Yet is it too raw when it is contemporary? We wondered whether waiting for 40 or 50 years (as Peat and Carolyn did with the public release of their photographs) can help overcome issues or deepen understanding of loss and value. And that also made us wonder about the loss of innocence of our times. No more can such photographs of children be taken. There will be no such record as Peat’s and Scott’s of youngsters spontaneously snapped on the Glasgow and Newcastle streets today. We felt conflicted. On the one hand, of course, we realise the need to protect, not least since exploitation and abuse are in close proximity. Yet, on the other hand, the shroud of suspicion divides. We considered how we would feel if we ourselves and our neighbourhoods were photographed by people we did not know for reasons we did not know. Sometimes troubled, sometimes indifferent, was our best answer. We considered how agency, rights and consent may be shared. And how insidious othering or exoticising could be avoided. We worried about whether Salgado is patronising, whether we are and Peat was. And yet we know we want to support diverse cultures and folk coming together, and we realise that photography can be one of the most powerful tools for this. We don’t want everything controlled by external authorities, we want humanity to prevail. The streets belong to all of us, so being out on them makes us fair game. And if we’ve handed over the right for our movements there to be recorded by surveillance cameras, as we become the most surveilled society in the world, surely we should preserve the right to ourselves photograph others as the actors we chance to mingle with on the street.

While Dr Tom Normand’s remarkable book Scottish Photography: A History (2007) included a few words on Marzaroli and McKenzie, and reproduced a small selection of images of (mostly anonymous) children, if Normand goes for a new edition will there be room for the likes of Peat, Scott and the Goldsmiths as photographers of poor, but, to a certain extent, free childhood? Will there be scope for inclusion of children photographers (including those using their phones)? How will the lives of contemporary youngsters be visually conveyed and compare with those of their forebears? And how will fair recompense and acknowledgment work? Familiar questions for photography history no doubt, but more broadly relevant to society, we felt. It was during Normand’s long period as advisor to the Boswell Committee that the Peat photographs were acquired for the collection. As such, with the superb qualities of eye, composition, craft and, dare we say, beauty they possess, he’s on their case. So we must hope, for society’s sake as much as art’s sake, that whatever the ups and downs, pros and cons, the variety of street life and its photographic representation, will endure… Are we naïve and nostalgic in cherishing, as their place in the Boswell Collection suggests we should, what seems to be the open-minded, straightforward, honesty of the relationship expressed between Peat and his Maryhill-Gorbals subjects? Answers on a photograph please.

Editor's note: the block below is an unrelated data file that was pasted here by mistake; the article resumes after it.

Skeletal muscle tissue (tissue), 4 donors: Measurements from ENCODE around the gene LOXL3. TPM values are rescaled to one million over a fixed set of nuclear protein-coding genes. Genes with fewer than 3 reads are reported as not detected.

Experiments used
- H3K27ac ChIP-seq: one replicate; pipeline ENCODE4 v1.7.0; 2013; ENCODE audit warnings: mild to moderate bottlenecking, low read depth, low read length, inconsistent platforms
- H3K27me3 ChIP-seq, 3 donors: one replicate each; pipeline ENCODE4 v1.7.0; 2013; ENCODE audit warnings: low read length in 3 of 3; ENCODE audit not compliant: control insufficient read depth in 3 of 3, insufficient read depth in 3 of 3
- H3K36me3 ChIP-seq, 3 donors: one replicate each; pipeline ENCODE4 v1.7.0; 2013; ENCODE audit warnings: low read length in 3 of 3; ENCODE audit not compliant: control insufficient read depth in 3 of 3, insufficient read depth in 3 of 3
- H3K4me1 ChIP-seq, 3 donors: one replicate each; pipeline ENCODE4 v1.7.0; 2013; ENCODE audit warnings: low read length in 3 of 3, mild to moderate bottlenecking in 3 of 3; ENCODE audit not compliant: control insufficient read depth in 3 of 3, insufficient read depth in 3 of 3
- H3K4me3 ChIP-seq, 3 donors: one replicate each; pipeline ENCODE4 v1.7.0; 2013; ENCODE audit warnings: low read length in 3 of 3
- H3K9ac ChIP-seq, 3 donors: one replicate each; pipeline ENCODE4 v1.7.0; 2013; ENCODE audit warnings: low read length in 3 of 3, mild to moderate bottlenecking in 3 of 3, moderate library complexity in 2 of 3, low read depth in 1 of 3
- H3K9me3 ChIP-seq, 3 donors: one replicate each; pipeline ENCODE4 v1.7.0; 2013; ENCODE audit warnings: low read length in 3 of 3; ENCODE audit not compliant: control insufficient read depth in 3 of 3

[i] See: Carolyn Scott Rye Hill Social Documentary Photography Collection, Special Collections, University of St Andrews, 1968, and[]=Carolyn+Scott+Rye+Hill+Social+Documentary+Photography+Collection&query=carolyn+scott&profile=_default&num_ranks=50&collection=uofsa-web-sc-photo (accessed 18 October 2020).

[ii] The site was 48 Balnain Street, now between Unity Place and Braid Square, just north of M8 Junction 17. The Galbraith & Winston building was photographed in 1967 by John R. Hume, then a lecturer in Economic History at the University of Strathclyde, see: (accessed 19 October 2020).

[iii] See (accessed 20 October 2020).

[iv] See Paul Duke, No Ruined Stone, Stuttgart: Hartmann, 2018.

Author Details:

Carolyn Scott has a Masters in Fine Art from Duncan of Jordanstone College of Art, Dundee (2010). She principally works as a photographer, filmmaker and installation artist. See: Her most recent film (with Andy Sim) is Return to Brownsbank, featuring author James Robertson talking about Hugh MacDiarmid (2020).

Jeremy Howard is Senior Lecturer in the School of Art History, University of St Andrews. He specialises in 19th– and 20th century art, architecture and design, and has a particular interest in the relationship of education and art. He is currently completing a book focussed on Fra and Jessie Newbery’s ‘Serbian’ turn, its working title being: ‘The Art of Balkan Fabrications and Forgotten Distaff Sides’.

[1] See: Carolyn Scott Rye Hill Social Documentary Photography Collection, Special Collections, University of St Andrews, 1968, and[]=Carolyn+Scott+Rye+Hill+Social+Documentary+Photography+Collection&query=carolyn+scott&profile=_default&num_ranks=50&collection=uofsa-web-sc-photo (accessed 18 October 2020).

[1] The site was 48 Balnain Street, now between Unity Place and Braid Square, just north of M8 Junction 17. The Galbraith & Winston building was photographed in 1967 by John R. Hume, then a lecturer in Economic History at the University of Strathclyde, see: (accessed 19 October 2020).

[1] See (accessed 20 October 2020).

[1] See Paul Duke, No Ruined Stone, Stuttgart: Hartmann, 2018.